I recently helped a customer configure NetFlow on their ISR4300. I found that ISR43XX/44XX routers run IOS-XE, which only supports Flexible NetFlow (FNF). NetFlow is a Cisco technology that provides statistics on packets flowing through the router. It’s the standard for acquiring IP operational data from IP networks.
Flexible NetFlow improves on previous versions of NetFlow by adding the capability to customize the traffic analysis parameters for your specific requirements. Flexible NetFlow facilitates the creation of more complex configurations for traffic analysis and data export through the use of reusable configuration components.
I will be showing the IPFIX configuration based on the diagram below:
Here is the output from the switch where we want to highlight the VLANs we have created.
Here are the steps to configure IPFIX on a Cisco ISR4300:
- Create two flow records, for Layer 2 and Layer 3 respectively.
- Create a common exporter for both L2/L3 configurations.
- Create two flow monitors; each will have separate flow records but the same flow exporter.
- Create a default sampler for each of the flow monitors.
- Apply two created flow monitors under same interface.
flow record Plixer-L3 match ipv4 tos match ipv4 protocol match ipv4 source address match ipv4 destination address match transport source-port match transport destination-port match interface input match flow direction match application name match routing source as match routing destination as collect routing next-hop address ipv4 collect ipv4 dscp collect ipv4 id collect ipv4 source prefix collect ipv4 source mask collect ipv4 destination mask collect transport tcp flags collect interface output collect counter bytes collect counter packets collect timestamp sys-uptime first collect timestamp sys-uptime last collect ipv4 destination prefix
Name your flow record for Layer 2 (e.g. “Plixer-L2”):
Flow record Plixer-L2 collect datalink destination-vlan-id collect datalink source-vlan-id match datalink destination-vlan-id match datalink mac destination address input match datalink mac destination address output !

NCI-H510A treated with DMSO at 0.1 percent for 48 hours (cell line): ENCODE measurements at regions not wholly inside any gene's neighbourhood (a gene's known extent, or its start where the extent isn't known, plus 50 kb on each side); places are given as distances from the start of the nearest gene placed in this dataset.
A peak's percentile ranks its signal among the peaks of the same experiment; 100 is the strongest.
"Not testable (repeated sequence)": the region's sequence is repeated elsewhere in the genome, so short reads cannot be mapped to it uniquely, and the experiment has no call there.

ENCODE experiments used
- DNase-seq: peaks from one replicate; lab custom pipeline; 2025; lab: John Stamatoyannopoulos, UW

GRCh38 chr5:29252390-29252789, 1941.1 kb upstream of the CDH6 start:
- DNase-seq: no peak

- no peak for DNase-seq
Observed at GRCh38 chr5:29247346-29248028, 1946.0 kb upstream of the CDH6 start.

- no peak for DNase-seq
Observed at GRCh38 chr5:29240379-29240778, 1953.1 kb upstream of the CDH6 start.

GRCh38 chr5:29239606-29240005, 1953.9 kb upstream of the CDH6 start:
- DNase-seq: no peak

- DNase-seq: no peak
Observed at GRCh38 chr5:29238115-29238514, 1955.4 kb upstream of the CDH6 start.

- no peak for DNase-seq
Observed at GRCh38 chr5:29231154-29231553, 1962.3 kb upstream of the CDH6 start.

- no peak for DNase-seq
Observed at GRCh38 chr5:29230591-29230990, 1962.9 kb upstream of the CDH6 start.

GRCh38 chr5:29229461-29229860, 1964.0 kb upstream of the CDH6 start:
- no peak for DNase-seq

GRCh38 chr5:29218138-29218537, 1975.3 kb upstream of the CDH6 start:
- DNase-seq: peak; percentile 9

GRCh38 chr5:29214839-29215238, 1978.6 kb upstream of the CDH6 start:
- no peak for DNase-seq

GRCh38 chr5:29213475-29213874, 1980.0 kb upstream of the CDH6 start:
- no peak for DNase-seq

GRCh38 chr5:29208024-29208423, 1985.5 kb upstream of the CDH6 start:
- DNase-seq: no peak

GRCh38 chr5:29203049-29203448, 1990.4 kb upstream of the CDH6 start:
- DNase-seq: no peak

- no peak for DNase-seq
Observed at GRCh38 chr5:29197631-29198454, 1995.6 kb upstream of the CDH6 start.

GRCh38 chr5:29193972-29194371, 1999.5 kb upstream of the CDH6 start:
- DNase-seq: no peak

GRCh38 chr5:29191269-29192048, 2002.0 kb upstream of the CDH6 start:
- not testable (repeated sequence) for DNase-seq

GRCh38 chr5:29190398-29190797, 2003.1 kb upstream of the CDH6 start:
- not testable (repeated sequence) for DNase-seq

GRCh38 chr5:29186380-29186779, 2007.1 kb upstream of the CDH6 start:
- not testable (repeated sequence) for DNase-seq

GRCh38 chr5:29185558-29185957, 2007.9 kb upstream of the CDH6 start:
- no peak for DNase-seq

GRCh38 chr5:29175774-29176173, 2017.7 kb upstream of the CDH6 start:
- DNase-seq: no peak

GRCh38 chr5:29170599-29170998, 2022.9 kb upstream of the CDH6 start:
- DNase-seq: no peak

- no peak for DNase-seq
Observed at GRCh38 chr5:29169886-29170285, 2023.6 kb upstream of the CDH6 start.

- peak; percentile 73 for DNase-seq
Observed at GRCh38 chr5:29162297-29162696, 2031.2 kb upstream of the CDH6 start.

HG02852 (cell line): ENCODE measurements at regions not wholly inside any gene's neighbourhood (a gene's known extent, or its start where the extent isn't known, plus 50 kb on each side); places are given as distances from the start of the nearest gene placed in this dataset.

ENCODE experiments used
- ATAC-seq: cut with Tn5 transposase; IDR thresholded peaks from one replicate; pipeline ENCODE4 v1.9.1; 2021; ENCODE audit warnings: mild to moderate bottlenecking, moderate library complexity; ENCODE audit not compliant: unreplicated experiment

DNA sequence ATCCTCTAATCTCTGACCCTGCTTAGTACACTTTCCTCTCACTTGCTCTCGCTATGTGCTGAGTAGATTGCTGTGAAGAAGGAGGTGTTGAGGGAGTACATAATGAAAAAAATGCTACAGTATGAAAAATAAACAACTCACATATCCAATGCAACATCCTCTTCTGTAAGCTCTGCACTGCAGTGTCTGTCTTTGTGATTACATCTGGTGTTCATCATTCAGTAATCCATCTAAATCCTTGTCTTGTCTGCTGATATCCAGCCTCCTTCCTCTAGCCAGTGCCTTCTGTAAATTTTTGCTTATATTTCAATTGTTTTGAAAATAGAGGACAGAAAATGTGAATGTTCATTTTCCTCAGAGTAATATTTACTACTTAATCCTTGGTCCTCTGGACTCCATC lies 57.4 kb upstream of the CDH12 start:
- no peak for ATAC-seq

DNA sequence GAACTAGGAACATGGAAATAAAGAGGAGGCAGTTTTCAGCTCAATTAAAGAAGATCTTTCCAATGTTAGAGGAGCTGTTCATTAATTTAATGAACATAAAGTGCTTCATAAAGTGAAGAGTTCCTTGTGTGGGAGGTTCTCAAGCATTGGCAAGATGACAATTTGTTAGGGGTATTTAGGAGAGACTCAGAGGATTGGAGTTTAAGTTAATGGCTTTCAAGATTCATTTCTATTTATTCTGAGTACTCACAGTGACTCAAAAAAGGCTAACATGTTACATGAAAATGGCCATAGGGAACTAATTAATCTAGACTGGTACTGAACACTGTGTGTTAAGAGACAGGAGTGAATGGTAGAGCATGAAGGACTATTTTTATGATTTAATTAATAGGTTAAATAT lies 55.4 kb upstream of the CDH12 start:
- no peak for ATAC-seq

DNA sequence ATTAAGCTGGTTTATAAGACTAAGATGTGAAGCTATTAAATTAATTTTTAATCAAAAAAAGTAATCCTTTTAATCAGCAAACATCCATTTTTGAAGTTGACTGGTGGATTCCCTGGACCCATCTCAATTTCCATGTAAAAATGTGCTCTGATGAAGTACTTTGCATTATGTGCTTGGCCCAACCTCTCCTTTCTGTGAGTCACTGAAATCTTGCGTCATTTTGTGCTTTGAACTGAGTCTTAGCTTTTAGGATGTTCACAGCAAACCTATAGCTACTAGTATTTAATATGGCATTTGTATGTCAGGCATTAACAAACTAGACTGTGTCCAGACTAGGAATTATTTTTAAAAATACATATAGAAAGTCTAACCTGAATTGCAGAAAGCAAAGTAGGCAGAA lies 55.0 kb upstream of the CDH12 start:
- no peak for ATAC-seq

Name your flow exporter (e.g. “Plixer-exporter”):
flow exporter Plixer-exporter destination 10.30.16.80 source GigabitEthernet1 transport udp 2055 export-protocol ipfix option interface-table option application-tableflow option application-attributes !
Name your flow monitor for Layer 2 (e.g. “L2m”):
flow monitor L2m description Monitoring Layer2 exporter Plixer-exporter record Plixer-L2 !
Name your flow monitor for Layer 3 (e.g. “L3m”):
flow monitor L3m description Monitoring Layer3 exporter Plixer-exporter record Plixer-L3 ! !
Name your sampler (e.g. “L2sampler”):
sampler L2sampler mode deterministic 1 out-of 100 ! !
Apply the configured flow monitors under the required interface:
interface Ethernet0/1 ip flow monitor L3m sampler L2sampler input ip flow monitor L2m sampler L2sampler input
Once you’ve applied the flow monitors under the required interface, it’s time to take a look at Plixer Scrutinizer and see the outcomes. As you can see, now we can bring up Layer 2 related information:
Besides traditional reports, we can also look into VLAN-to-VLAN conversations as well. In the output above, we see both VLANs created initially (20 and 60) and the native VLAN (0). The main purpose of this blog was to highlight the difference between two layers and to define what can be applied under each of them to avoid any conflicts during configuration itself. If you’re having difficulty, give us a call. We’ll be glad to walk you through it.